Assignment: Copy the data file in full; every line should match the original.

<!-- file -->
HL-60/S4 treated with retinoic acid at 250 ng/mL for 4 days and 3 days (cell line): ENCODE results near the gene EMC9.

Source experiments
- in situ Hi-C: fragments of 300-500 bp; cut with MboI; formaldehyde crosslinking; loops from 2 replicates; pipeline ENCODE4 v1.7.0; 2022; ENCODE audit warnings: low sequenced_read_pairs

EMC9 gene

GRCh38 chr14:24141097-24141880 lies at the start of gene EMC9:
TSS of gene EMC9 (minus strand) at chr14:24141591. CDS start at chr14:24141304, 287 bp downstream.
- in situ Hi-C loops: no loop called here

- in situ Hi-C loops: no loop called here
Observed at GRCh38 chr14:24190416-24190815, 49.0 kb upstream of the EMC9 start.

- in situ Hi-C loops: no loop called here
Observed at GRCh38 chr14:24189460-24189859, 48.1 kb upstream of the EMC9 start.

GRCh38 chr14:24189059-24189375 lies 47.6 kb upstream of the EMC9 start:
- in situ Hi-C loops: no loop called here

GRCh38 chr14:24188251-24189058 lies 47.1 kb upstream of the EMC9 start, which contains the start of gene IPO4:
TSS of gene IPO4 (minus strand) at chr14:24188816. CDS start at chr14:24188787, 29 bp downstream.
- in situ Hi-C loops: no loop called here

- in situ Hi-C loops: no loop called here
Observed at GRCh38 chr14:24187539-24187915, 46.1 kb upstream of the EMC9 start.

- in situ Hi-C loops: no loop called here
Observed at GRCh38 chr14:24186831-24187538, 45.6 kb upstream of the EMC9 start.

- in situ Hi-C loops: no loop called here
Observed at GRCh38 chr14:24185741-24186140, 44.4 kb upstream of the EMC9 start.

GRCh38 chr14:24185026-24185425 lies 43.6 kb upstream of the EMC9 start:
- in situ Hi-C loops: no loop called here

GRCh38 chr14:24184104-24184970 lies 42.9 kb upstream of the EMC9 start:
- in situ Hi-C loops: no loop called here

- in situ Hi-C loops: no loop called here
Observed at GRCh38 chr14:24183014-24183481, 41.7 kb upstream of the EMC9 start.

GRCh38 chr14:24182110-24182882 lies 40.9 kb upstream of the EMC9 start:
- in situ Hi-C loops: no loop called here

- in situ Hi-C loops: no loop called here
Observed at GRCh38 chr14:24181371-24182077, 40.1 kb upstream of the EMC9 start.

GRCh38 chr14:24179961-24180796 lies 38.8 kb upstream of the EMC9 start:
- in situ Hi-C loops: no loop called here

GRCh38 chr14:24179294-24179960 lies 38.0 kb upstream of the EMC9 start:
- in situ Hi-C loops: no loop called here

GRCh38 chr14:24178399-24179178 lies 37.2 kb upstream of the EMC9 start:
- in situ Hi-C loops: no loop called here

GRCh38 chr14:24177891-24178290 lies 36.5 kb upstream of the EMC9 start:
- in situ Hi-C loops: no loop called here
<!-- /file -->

HL-60/S4 treated with retinoic acid at 250 ng/mL for 4 days and 3 days (cell line): ENCODE results near the gene EMC9.

Source experiments
- in situ Hi-C: fragments of 300-500 bp; cut with MboI; formaldehyde crosslinking; loops from 2 replicates; pipeline ENCODE4 v1.7.0; 2022; ENCODE audit warnings: low sequenced_read_pairs

EMC9 gene

GRCh38 chr14:24141097-24141880 lies at the start of gene EMC9:
TSS of gene EMC9 (minus strand) at chr14:24141591. CDS start at chr14:24141304, 287 bp downstream.
- in situ Hi-C loops: no loop called here

- in situ Hi-C loops: no loop called here
Observed at GRCh38 chr14:24190416-24190815, 49.0 kb upstream of the EMC9 start.

- in situ Hi-C loops: no loop called here
Observed at GRCh38 chr14:24189460-24189859, 48.1 kb upstream of the EMC9 start.

GRCh38 chr14:24189059-24189375 lies 47.6 kb upstream of the EMC9 start:
- in situ Hi-C loops: no loop called here

GRCh38 chr14:24188251-24189058 lies 47.1 kb upstream of the EMC9 start, which contains the start of gene IPO4:
TSS of gene IPO4 (minus strand) at chr14:24188816. CDS start at chr14:24188787, 29 bp downstream.
- in situ Hi-C loops: no loop called here

- in situ Hi-C loops: no loop called here
Observed at GRCh38 chr14:24187539-24187915, 46.1 kb upstream of the EMC9 start.

- in situ Hi-C loops: no loop called here
Observed at GRCh38 chr14:24186831-24187538, 45.6 kb upstream of the EMC9 start.

- in situ Hi-C loops: no loop called here
Observed at GRCh38 chr14:24185741-24186140, 44.4 kb upstream of the EMC9 start.

GRCh38 chr14:24185026-24185425 lies 43.6 kb upstream of the EMC9 start:
- in situ Hi-C loops: no loop called here

GRCh38 chr14:24184104-24184970 lies 42.9 kb upstream of the EMC9 start:
- in situ Hi-C loops: no loop called here

- in situ Hi-C loops: no loop called here
Observed at GRCh38 chr14:24183014-24183481, 41.7 kb upstream of the EMC9 start.

GRCh38 chr14:24182110-24182882 lies 40.9 kb upstream of the EMC9 start:
- in situ Hi-C loops: no loop called here

- in situ Hi-C loops: no loop called here
Observed at GRCh38 chr14:24181371-24182077, 40.1 kb upstream of the EMC9 start.

GRCh38 chr14:24179961-24180796 lies 38.8 kb upstream of the EMC9 start:
- in situ Hi-C loops: no loop called here

GRCh38 chr14:24179294-24179960 lies 38.0 kb upstream of the EMC9 start:
- in situ Hi-C loops: no loop called here

GRCh38 chr14:24178399-24179178 lies 37.2 kb upstream of the EMC9 start:
- in situ Hi-C loops: no loop called here

GRCh38 chr14:24177891-24178290 lies 36.5 kb upstream of the EMC9 start:
- in situ Hi-C loops: no loop called here